Pregnancy is a magical time, but it can also be a little frightening, especially for first-time mothers. When your child is pregnant, you will want to give them thoughtful gifts of being there for them and help as much as you can. That is especially true if this is your first grandchild. But can you be useful to them and not just getting in their way?

grandmother with toddler

Image from Unsplash

 

Thoughtful Gifts

Think about the sort of gift she might actually want. Think back to your own experience of pregnancy and try to remember what you would have appreciated most. 

 

Try to avoid giving the same sort of gift as everyone else will. Everyone will buy the baby newborn clothes, so perhaps you could buy clothes for when the baby is a little older. Think about gifts that are for your daughter too. Pregnancy is exhausting, so she might like some pampering products or some soft slippers. If she’s put on bed rest, perhaps you could gift her something like a selection of her favorite magazines to keep her occupied.  

 

Give the gift of your time. With a new baby, they will be very busy. You could help by bringing in some pre-cooked meals for the freezer, like large lasagnas or a casserole. They are bound to appreciate some of Mom’s cooking when are they busy with the new baby. You could service gifts like offer to do things like bring in some groceries, or watching any older children to take off some of the pressure of daily life off.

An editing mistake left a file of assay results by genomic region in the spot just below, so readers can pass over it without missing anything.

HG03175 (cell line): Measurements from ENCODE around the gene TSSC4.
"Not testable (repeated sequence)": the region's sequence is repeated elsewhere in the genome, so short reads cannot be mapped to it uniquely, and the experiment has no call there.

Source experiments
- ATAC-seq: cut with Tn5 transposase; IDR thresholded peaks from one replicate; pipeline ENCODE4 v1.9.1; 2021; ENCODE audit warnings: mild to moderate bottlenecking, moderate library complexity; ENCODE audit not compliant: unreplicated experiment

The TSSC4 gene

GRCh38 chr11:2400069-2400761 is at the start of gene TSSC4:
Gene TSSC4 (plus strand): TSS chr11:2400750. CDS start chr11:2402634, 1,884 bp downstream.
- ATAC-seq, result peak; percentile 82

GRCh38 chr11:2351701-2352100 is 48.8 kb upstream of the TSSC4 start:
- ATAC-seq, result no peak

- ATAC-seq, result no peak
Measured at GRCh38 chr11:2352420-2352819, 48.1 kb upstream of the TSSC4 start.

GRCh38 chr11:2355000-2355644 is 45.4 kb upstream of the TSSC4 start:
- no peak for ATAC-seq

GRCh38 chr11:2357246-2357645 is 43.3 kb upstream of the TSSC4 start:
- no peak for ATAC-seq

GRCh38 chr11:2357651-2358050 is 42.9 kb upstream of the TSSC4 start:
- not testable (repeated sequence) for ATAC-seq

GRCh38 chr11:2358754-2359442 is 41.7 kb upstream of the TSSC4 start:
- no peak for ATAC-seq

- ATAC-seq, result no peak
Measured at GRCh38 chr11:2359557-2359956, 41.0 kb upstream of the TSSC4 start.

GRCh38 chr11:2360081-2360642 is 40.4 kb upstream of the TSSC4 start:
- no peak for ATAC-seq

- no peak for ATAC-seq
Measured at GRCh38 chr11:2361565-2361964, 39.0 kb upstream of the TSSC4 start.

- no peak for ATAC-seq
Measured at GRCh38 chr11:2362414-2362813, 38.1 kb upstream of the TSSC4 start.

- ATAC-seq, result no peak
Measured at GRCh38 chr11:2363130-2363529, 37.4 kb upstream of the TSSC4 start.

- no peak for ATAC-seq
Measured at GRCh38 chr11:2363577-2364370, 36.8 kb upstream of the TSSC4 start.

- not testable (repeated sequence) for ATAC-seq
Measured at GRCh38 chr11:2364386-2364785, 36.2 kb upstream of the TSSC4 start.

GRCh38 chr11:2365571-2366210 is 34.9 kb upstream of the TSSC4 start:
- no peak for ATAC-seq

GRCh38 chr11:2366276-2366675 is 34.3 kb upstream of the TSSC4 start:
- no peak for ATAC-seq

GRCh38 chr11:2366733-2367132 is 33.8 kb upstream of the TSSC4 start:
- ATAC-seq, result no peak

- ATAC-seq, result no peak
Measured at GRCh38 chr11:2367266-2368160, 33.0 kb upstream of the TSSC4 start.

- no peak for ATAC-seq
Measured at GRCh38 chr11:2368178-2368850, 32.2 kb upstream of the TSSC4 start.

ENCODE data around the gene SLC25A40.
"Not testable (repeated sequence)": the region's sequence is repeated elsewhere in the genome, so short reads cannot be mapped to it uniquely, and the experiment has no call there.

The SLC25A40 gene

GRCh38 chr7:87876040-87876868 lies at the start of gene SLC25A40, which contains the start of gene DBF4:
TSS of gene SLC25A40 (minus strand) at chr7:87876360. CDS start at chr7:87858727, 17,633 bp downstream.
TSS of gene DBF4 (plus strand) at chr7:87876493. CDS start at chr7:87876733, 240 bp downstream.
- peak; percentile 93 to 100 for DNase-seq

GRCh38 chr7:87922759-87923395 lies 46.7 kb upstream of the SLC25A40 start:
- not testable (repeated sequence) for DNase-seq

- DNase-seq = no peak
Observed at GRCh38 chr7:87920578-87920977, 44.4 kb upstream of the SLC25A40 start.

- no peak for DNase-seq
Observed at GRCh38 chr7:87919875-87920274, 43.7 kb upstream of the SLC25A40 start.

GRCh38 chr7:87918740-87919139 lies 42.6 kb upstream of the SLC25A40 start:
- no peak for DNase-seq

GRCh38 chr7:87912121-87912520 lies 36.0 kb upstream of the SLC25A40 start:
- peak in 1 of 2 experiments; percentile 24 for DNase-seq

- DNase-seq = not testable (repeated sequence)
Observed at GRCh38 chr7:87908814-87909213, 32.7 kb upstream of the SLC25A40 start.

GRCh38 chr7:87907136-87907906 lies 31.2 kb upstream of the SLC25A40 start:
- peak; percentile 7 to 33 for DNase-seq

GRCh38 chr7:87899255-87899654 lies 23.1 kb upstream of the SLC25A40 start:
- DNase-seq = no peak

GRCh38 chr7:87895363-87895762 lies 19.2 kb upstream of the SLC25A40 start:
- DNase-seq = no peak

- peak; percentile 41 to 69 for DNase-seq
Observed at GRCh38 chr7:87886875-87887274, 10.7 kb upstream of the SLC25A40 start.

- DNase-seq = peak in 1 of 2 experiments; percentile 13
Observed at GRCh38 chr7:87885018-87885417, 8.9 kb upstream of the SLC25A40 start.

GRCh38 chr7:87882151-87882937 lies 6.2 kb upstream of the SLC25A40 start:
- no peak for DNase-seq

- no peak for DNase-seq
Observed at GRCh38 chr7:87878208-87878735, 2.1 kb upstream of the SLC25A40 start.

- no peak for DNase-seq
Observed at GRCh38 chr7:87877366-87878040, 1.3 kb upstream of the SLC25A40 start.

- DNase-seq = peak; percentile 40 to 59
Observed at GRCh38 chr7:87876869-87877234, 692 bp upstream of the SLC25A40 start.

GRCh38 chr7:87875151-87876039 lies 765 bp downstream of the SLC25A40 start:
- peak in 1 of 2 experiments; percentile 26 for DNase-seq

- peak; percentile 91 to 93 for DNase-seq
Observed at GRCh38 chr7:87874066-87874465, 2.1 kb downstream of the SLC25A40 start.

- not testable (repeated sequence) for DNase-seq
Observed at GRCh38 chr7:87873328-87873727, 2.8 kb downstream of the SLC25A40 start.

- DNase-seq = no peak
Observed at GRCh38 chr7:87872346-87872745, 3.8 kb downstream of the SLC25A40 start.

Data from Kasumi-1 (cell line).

Make Time For Her

Pregnancy can be lonely for a lot of women. They have less energy which can make it harder to go out and do normal things like seeing their friends. If they’ve stopped working, they may be missing their job. Spend time with her to help her feel like everything is like it used to be. Go round to visit or invite her out for lunch. If she’s tired, arrange a spa day for the two of you as a treat.

 

If you think she might be lonely, make a habit of a regular phone call. If she’s a first-time mother, she might be feeling anxious. Let her talk through her worries, and ask you any questions about pregnancy and birth. If you have good advice from your own pregnancies, give it to her, but only if she asks you for it. Ask her if she’d like some company for any maternity appointments. Sometimes having someone with you who understands can be very reassuring. 

 

Be A Source Of Information

New parents always have lots of questions. Googling symptoms can cause some alarm, but lots of first-time parents turn to Google to research any worries they have like labor pains, what is the mucus plug, or what is the difference between Braxton Hicks or real contractions. To save them from an internet scare, offer to be her on-call question answering service. If they have questions, let them ask you and you can answer them from your experience as a mother or father, without frightening them. Then point them to their provider for any questions you cannot answer. 

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